Re-Trial of Miami Murder Suspect Wins Acquittal After Ten Years’ Incarceration
MIAMI – November 18, 2005 – After ten years of incarceration following his arrest for the April 1990 drive-by shooting death of Antonio Black, Jr., at Norland Senior High School in Miami, Darrien Mark Lawrence is a free man today after a jury of twelve acquitted him of murder charges following a two week retrial. Mark Shapiro, a partner with the law firm Black, Srebnick, Kornspan & Stumpf, P.A., represented Lawrence who has spent more than 10 years behind bars.
“From day one, Mr. Lawrence has maintained his innocence and I believed him,” said Shapiro. After announcing the jury’s verdict, I leaned over to my client and said ‘you are going home’.”
Lawrence was arrested and charged with first-degree murder five years following the crime. Represented by publicly appointed lawyers in October 2000, Lawrence was tried and found guilty of first degree murder, possession of a firearm during the commission of a felony, and firing a deadly missile into an automobile. He was sentenced to life imprisonment plus fifteen years. However, the conviction was reversed by an appellate court when it was determined that irregularities during jury selection in that case resulted in an unfair trial.
Earlier this week, Shapiro electrified the courtroom with his closing argument that convinced the jury that an eyewitness to the shooting could not have seen the face of the shooter as he had claimed. He also convinced the jury that they should not be believe the transcribed testimony of a government informant who in Lawrence’s first trial claimed that Lawrence had confessed the murder to him and others.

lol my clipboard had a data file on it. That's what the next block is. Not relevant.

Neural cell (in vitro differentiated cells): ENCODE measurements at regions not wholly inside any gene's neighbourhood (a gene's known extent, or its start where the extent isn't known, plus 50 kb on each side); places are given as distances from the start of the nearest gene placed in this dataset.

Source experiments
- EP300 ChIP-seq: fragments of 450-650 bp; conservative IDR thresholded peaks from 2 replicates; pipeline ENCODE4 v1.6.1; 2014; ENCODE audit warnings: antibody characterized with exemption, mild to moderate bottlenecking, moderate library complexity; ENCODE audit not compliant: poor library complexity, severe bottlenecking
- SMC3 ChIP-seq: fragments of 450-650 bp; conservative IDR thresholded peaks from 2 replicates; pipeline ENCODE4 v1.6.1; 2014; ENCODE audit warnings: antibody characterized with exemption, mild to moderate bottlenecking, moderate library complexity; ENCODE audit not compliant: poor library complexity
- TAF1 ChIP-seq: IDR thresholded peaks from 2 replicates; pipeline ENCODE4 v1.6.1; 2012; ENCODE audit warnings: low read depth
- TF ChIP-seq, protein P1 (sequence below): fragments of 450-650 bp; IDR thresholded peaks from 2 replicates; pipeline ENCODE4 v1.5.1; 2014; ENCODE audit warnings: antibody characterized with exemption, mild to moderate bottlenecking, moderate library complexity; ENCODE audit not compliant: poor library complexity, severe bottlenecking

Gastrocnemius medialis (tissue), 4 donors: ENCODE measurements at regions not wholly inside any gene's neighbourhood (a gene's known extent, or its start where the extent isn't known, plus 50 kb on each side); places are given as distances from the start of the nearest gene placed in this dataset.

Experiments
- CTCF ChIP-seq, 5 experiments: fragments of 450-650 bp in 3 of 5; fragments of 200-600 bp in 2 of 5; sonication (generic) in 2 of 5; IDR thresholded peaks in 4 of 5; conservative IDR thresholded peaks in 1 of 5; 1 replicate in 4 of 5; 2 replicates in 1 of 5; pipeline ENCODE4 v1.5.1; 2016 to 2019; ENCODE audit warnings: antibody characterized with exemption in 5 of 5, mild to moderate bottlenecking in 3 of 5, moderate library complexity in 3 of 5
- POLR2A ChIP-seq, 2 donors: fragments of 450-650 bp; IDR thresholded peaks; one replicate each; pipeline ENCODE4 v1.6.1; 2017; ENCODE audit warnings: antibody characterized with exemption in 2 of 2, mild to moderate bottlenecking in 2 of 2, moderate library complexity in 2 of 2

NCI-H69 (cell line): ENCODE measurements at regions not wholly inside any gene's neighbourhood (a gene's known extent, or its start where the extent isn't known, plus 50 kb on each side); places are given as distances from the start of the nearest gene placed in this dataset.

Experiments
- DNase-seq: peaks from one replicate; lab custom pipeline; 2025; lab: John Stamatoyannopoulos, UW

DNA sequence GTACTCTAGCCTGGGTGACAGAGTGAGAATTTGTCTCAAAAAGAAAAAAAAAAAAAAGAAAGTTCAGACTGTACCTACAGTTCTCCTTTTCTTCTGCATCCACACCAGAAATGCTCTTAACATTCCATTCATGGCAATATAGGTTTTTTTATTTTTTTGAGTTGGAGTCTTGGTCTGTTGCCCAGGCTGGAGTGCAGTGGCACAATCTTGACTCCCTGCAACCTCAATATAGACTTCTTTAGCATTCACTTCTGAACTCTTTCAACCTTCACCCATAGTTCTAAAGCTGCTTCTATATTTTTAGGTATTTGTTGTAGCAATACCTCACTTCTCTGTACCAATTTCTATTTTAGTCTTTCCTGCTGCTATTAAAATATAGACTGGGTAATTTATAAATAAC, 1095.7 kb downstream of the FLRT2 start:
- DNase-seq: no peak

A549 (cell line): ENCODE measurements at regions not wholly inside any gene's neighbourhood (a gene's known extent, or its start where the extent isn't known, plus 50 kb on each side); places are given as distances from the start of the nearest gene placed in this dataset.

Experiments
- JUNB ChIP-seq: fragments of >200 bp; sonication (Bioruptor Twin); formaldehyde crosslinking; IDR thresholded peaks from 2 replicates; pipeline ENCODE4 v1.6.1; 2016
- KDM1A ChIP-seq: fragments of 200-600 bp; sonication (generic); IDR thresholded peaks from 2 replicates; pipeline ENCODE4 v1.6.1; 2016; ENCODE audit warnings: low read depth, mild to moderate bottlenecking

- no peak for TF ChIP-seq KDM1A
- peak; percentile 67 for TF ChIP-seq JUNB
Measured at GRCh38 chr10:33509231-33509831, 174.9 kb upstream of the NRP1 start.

“That testimony was bought and paid for,” said Shapiro. “It was difficult enough exposing the true nature of the informant’s self-interest, but doing so when only the transcript is read in lieu of the witness’ presence in court, was nearly impossible. Both Mr. Lawrence and I are very thankful that the jury saw the informant’s testimony for what it actually was: a big lie.”
Shapiro also argued that police detectives investigating the original murder failed to follow up a solid lead on another man who was identified by another eyewitness. “Why the police did not investigate this other person as a possible suspect is beyond me and simply unacceptable,” said Shapiro. “I discovered that information was known to them as far back as 1997, but because they had already arrested my client two years earlier, no one was interested in any further investigation. I believe that because they already had my client arrested and in custody for the crime, neither they nor the prosecution could be bothered to make an effort to be sure they hadn’t arrested and charged the wrong man.”
“Unknown to the jury was the fact that had police fully investigated the lead, they would have discovered, as I did, that this other man whose name is strikingly similar to my client’s, not only had been known to others to have carried the same type of MAC 11 firearm used in the Norland shooting, but had also been arrested near Norland a year after the incident for firing a gun from his car as he drove around the same back parking lot at Norland,” said Shapiro.
Based on evidentiary rulings, that evidence was not presented to the jury.